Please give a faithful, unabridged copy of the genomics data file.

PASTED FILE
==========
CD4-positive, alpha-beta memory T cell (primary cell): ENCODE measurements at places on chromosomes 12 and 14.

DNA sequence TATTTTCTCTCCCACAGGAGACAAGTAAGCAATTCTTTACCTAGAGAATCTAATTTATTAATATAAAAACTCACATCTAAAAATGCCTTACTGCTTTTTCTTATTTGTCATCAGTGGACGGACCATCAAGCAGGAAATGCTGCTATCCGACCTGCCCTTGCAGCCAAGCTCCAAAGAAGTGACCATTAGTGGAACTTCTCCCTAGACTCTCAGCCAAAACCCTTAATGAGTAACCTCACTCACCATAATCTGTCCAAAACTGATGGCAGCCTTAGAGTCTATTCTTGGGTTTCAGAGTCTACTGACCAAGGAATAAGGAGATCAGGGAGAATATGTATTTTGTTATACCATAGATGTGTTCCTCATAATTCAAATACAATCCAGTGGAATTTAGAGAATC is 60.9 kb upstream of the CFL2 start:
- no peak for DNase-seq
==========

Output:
CD4-positive, alpha-beta memory T cell (primary cell): ENCODE measurements at places on chromosomes 12 and 14.

DNA sequence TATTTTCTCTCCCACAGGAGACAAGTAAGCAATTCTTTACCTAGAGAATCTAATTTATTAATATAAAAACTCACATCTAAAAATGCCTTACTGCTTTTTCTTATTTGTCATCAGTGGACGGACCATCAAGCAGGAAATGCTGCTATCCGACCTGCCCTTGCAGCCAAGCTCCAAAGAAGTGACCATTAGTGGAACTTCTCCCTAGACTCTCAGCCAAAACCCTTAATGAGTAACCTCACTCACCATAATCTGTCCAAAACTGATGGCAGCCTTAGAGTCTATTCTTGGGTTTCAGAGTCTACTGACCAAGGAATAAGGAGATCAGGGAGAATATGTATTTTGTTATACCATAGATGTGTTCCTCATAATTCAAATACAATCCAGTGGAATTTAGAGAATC is 60.9 kb upstream of the CFL2 start:
- no peak for DNase-seq